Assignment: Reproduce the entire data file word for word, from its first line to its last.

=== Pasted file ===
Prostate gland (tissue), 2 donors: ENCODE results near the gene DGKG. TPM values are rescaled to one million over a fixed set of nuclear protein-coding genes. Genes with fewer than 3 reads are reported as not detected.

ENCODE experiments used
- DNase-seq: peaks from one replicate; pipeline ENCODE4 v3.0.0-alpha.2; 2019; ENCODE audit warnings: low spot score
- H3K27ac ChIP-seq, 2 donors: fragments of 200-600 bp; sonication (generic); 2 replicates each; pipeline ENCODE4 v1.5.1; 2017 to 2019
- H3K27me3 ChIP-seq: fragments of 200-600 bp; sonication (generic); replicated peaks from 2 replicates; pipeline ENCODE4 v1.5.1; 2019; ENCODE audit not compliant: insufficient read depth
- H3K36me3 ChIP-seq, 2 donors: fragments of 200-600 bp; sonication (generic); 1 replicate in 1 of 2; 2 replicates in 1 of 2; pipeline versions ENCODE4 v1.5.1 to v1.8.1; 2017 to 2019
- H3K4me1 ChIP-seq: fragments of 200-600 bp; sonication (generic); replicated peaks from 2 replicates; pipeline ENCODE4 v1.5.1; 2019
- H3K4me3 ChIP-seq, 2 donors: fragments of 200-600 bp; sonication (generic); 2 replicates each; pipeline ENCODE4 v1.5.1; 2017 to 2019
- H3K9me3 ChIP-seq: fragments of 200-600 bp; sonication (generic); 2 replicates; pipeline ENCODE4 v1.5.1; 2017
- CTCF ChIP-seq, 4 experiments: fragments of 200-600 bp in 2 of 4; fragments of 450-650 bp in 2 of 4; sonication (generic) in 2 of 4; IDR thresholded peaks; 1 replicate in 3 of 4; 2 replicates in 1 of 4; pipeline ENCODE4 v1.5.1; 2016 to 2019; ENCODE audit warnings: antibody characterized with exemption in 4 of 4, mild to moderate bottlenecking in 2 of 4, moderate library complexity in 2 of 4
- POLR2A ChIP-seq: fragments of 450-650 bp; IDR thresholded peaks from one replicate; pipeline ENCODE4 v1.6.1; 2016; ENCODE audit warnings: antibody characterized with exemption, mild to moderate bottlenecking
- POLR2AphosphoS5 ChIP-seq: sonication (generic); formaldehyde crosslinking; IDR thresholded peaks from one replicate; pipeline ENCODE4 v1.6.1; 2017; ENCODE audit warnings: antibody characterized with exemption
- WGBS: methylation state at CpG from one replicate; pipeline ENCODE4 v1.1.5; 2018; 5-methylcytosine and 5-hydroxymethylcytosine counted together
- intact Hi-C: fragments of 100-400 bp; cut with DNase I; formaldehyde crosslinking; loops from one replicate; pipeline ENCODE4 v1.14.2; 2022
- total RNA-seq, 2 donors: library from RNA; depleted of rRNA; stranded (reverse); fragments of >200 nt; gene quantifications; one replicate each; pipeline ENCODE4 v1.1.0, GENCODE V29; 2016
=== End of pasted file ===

Prostate gland (tissue), 2 donors: ENCODE results near the gene DGKG. TPM values are rescaled to one million over a fixed set of nuclear protein-coding genes. Genes with fewer than 3 reads are reported as not detected.

ENCODE experiments used
- DNase-seq: peaks from one replicate; pipeline ENCODE4 v3.0.0-alpha.2; 2019; ENCODE audit warnings: low spot score
- H3K27ac ChIP-seq, 2 donors: fragments of 200-600 bp; sonication (generic); 2 replicates each; pipeline ENCODE4 v1.5.1; 2017 to 2019
- H3K27me3 ChIP-seq: fragments of 200-600 bp; sonication (generic); replicated peaks from 2 replicates; pipeline ENCODE4 v1.5.1; 2019; ENCODE audit not compliant: insufficient read depth
- H3K36me3 ChIP-seq, 2 donors: fragments of 200-600 bp; sonication (generic); 1 replicate in 1 of 2; 2 replicates in 1 of 2; pipeline versions ENCODE4 v1.5.1 to v1.8.1; 2017 to 2019
- H3K4me1 ChIP-seq: fragments of 200-600 bp; sonication (generic); replicated peaks from 2 replicates; pipeline ENCODE4 v1.5.1; 2019
- H3K4me3 ChIP-seq, 2 donors: fragments of 200-600 bp; sonication (generic); 2 replicates each; pipeline ENCODE4 v1.5.1; 2017 to 2019
- H3K9me3 ChIP-seq: fragments of 200-600 bp; sonication (generic); 2 replicates; pipeline ENCODE4 v1.5.1; 2017
- CTCF ChIP-seq, 4 experiments: fragments of 200-600 bp in 2 of 4; fragments of 450-650 bp in 2 of 4; sonication (generic) in 2 of 4; IDR thresholded peaks; 1 replicate in 3 of 4; 2 replicates in 1 of 4; pipeline ENCODE4 v1.5.1; 2016 to 2019; ENCODE audit warnings: antibody characterized with exemption in 4 of 4, mild to moderate bottlenecking in 2 of 4, moderate library complexity in 2 of 4
- POLR2A ChIP-seq: fragments of 450-650 bp; IDR thresholded peaks from one replicate; pipeline ENCODE4 v1.6.1; 2016; ENCODE audit warnings: antibody characterized with exemption, mild to moderate bottlenecking
- POLR2AphosphoS5 ChIP-seq: sonication (generic); formaldehyde crosslinking; IDR thresholded peaks from one replicate; pipeline ENCODE4 v1.6.1; 2017; ENCODE audit warnings: antibody characterized with exemption
- WGBS: methylation state at CpG from one replicate; pipeline ENCODE4 v1.1.5; 2018; 5-methylcytosine and 5-hydroxymethylcytosine counted together
- intact Hi-C: fragments of 100-400 bp; cut with DNase I; formaldehyde crosslinking; loops from one replicate; pipeline ENCODE4 v1.14.2; 2022
- total RNA-seq, 2 donors: library from RNA; depleted of rRNA; stranded (reverse); fragments of >200 nt; gene quantifications; one replicate each; pipeline ENCODE4 v1.1.0, GENCODE V29; 2016